• Ensure the patient is aware of their right to a refund or return of deposit if they change their mind about the proposed treatment.

5. Surgery

  • Review patient selection criteria for each procedure, and conduct a thorough pre-operative screening of patients for risk factors (including obstructive sleep apnoea).
  • Ensure strategies are in place to minimise team communication breakdowns and encourage team members to speak up about safety concerns.
  • Participate in surgical team timeouts prior to commencement of surgical procedures and complete the WHO Surgical Safety Checklist.
  • Follow the recommendations in the NICE guideline on the prevention and treatment of surgical site infections.
  • Carry out consistent post-procedure assessment processes.

6. Handover

  • Allow adequate time for handover, prioritising tasks and plans for care and review of unstable patients.
  • Ensure any post-operative deterioration and/or complications are communicated to all relevant staff, investigated and managed in a timely and appropriate manner.
  • Record details in the patient’s medical records.

7. Duty of candour

  • If the patient experiences an adverse outcome, it is important to investigate, explain and apologise to the patient. For further guidance on your ethical obligations, please refer to GMC guidance, Openness and honesty when things go wrong: The professional duty of candour. If you receive a complaint from a patient, or a patient suffers an adverse event, please call the medicolegal helpline as soon as possible. The helpline is open 24/7, every day of the year and can assist customers in preparing an appropriate response.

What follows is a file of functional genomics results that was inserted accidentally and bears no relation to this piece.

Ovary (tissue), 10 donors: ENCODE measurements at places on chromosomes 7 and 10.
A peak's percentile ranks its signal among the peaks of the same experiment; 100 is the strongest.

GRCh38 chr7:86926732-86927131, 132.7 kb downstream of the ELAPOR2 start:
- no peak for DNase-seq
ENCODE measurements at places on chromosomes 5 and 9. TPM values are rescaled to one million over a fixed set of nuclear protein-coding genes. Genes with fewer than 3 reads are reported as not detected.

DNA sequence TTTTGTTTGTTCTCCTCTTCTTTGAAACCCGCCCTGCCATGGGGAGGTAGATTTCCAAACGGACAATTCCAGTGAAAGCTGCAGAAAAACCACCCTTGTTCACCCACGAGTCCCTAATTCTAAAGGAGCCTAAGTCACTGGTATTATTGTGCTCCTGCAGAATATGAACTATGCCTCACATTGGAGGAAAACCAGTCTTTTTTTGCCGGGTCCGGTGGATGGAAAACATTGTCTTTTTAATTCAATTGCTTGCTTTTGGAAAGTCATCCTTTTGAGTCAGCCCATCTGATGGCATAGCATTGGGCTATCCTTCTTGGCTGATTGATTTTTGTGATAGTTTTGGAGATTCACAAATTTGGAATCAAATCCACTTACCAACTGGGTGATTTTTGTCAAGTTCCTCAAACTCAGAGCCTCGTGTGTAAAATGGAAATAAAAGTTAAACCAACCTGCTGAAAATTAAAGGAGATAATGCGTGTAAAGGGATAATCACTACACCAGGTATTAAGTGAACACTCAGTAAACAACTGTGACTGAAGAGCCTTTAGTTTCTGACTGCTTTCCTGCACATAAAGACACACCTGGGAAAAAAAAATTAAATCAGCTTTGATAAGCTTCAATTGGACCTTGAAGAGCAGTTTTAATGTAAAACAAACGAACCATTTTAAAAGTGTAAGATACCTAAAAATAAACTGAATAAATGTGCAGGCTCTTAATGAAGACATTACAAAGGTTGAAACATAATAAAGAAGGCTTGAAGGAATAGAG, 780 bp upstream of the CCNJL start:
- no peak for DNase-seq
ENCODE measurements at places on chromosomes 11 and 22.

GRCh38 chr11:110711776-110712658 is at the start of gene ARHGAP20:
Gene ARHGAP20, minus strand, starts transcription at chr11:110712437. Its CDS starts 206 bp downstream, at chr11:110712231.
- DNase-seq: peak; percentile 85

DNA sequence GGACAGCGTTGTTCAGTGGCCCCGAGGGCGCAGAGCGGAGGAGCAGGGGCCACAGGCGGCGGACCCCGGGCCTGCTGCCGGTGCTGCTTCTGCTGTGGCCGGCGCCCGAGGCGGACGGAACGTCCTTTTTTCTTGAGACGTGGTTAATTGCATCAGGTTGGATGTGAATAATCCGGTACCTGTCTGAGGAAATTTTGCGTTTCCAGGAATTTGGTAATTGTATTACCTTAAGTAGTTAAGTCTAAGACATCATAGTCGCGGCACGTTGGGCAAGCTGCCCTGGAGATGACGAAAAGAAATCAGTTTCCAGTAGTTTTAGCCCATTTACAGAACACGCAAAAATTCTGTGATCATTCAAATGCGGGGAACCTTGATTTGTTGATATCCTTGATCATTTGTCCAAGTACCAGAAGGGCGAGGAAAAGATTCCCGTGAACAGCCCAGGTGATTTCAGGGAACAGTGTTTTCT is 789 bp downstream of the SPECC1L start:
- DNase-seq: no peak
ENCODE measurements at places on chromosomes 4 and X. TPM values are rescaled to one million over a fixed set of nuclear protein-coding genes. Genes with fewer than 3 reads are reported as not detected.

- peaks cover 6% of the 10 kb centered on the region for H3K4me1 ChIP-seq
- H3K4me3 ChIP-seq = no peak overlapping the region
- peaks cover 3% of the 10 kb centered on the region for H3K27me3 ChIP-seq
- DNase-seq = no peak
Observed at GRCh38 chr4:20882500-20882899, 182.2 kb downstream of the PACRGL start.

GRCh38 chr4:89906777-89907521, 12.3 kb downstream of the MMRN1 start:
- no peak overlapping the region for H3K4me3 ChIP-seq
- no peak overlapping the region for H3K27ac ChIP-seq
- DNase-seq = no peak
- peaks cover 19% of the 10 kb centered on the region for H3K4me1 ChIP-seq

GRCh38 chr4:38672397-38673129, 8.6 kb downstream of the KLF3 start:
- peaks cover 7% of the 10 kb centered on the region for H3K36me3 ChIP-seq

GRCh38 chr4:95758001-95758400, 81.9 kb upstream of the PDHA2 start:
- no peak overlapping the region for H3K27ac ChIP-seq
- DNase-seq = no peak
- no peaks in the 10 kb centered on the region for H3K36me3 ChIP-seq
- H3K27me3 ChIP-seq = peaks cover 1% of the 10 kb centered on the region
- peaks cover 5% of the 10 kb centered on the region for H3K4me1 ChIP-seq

8. Learning from events

  • An adverse event should be used as an opportunity to reflect, learn and adapt changes to a clinician’s practice and ultimately to improve care.

9. Record keeping

  • Maintain clear and accurate medical records.
  • Document a complete, concise, and accurate operative report the same day of each procedure. Ensure the entry is dated, timed and signed.
  • These contemporaneous records will form the basis of any medicolegal defence, should this be necessary.

10. Professional indemnity insurance

  • Ensure adequate professional indemnity insurance is in place to cover all interventions undertaken. Please remember that, in accordance with the terms and conditions of your insurance policy, you must advise PMP of any changes to the scope of your practice. Your insurance cover may be impacted if you do not inform us of such changes.

Reviewed and updated April 2024

Originally published May 2022

This document does not constitute legal or medical advice and should not be construed as rules or establishing a standard of care. We recommend that you seek independent legal and/or professional advice in relation to your legal or medical obligations or rights. Premium Medical Protection Limited is the owner of this material and its contents are protected by copyright law ©2022. All such rights are reserved.

For more information regarding the hyperlinks referenced in this document, click here